Half a decade ago, I started working on a hotline to help
addicts and their families find drug addiction treatment
centers. Thousands of calls later, I still remember the
first time I picked up the line.
I could hardly make out
what the woman on the other end was saying to me. Shelly
(not her real name) was sobbing. She had just arrived at her
father’s apartment and had found him passed out cold on the
couch with a needle still sticking out of his arm. Why she
called our line instead of 9-1-1 was a mystery. I called for
an ambulance and waited on the phone with her until they
arrived. She told me how her father had been a construction
worker, though his dream was to play guitar in a band.
Shelly said her parents split up when she was thirteen
because of her dadâEUR(TM)s drinking. He moved away to live in
another state for a couple of years and they began to lose
touch. He would send the occasional card or make a call on
her birthday the first couple of years, but that eventually
ended. After college, Shelly decided to find her dad. It
turned out that he had moved back and was living just a
couple of miles from where she grew up.
Somewhere along the way, he had picked up a heroin habit. Shelly tried to talk him into going to treatment, but he always had an excuse for why he couldn’t. Shelly said she visited him weekly, helped him keep his apartment up, bought his groceries and kept after him to quit. She said she they had just talked the night before and that he had, for the first time, agreed to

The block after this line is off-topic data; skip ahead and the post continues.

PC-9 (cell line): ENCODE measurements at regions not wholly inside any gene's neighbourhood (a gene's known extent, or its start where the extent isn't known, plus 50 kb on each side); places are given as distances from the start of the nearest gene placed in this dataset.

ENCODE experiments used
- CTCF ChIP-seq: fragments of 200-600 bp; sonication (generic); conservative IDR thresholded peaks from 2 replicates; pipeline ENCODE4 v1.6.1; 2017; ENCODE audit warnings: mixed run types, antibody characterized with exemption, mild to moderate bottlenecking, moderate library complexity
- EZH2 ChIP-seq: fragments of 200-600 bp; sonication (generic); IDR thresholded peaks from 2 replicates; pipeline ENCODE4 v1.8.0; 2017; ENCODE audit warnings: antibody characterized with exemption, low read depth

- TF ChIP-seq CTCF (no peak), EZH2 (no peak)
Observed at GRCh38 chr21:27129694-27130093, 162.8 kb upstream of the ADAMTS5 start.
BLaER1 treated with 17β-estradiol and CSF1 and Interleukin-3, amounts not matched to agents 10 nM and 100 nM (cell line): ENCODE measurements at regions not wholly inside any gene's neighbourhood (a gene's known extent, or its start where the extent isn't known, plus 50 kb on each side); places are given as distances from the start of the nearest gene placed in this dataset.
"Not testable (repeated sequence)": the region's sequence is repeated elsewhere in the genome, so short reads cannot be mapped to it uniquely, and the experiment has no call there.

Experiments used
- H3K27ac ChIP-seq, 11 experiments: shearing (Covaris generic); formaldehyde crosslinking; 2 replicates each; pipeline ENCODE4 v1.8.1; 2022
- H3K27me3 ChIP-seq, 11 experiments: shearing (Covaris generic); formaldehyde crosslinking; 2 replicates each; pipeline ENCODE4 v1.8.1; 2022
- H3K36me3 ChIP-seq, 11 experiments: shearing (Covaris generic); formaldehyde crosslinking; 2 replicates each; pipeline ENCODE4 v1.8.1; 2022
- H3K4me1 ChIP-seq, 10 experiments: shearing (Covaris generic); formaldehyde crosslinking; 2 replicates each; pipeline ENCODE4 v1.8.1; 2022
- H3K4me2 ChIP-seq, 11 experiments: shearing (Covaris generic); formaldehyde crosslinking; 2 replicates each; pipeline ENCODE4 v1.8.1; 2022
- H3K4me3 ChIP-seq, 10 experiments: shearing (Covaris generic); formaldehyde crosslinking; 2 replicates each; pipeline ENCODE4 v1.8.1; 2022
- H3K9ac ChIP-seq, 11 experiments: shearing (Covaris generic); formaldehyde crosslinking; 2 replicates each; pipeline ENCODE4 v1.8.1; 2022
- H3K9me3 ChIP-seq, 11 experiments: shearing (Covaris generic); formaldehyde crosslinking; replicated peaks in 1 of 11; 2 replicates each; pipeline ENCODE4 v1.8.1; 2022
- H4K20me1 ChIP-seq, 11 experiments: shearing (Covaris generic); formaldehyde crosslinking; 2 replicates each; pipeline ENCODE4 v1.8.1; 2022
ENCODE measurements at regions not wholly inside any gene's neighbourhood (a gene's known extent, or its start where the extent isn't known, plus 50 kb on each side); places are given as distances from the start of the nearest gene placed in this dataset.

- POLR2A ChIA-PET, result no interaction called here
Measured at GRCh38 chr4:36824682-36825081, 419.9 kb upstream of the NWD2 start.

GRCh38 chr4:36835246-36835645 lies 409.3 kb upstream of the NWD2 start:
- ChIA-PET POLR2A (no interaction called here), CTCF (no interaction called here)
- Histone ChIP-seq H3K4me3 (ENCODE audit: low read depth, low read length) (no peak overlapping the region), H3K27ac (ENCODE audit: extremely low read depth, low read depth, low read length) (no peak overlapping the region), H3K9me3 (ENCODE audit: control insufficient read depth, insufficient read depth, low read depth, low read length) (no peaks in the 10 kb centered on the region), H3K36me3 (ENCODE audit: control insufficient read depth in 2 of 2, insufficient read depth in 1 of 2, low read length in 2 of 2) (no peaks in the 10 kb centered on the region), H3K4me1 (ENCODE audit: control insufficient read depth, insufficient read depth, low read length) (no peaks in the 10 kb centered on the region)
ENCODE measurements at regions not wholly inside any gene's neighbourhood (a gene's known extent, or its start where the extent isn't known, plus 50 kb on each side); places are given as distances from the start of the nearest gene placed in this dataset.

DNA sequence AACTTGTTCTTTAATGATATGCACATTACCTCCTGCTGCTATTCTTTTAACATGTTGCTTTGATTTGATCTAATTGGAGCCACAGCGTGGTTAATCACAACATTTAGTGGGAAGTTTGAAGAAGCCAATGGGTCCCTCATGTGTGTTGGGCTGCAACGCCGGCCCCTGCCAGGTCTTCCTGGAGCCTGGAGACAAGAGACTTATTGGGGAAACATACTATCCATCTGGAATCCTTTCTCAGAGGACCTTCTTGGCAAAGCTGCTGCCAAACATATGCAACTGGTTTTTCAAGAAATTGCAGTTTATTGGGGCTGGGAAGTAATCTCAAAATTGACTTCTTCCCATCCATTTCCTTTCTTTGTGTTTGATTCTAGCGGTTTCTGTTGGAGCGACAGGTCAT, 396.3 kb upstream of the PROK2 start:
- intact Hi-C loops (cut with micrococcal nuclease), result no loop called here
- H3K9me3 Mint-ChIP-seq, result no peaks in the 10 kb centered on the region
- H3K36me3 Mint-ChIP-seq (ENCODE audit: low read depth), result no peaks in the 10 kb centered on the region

try treatment. On my end, I could hear the ambulance
approaching and then a knock on the door. Shelly hung up and
I never heard from her again.
Today in America, there are 13 million people in need of
alcohol or drug addiction treatment. Fortunately, according
the government, there are just over 13,000 drug addiction
treatment centers waiting to help these individuals. It may
have been too late for Shelly’s dad, I don’t know, but I do
know that it is not too late for anyone who is looking for a
drug addiction treatment center today.
Each year millions of people across America, enter treatment
centers. For many, this marks a fresh start, a rebirth. It
is an opportunity to rebuild broken relationships and broken
lives. Those who successfully complete rehab join a recovery
community that is already millions strong.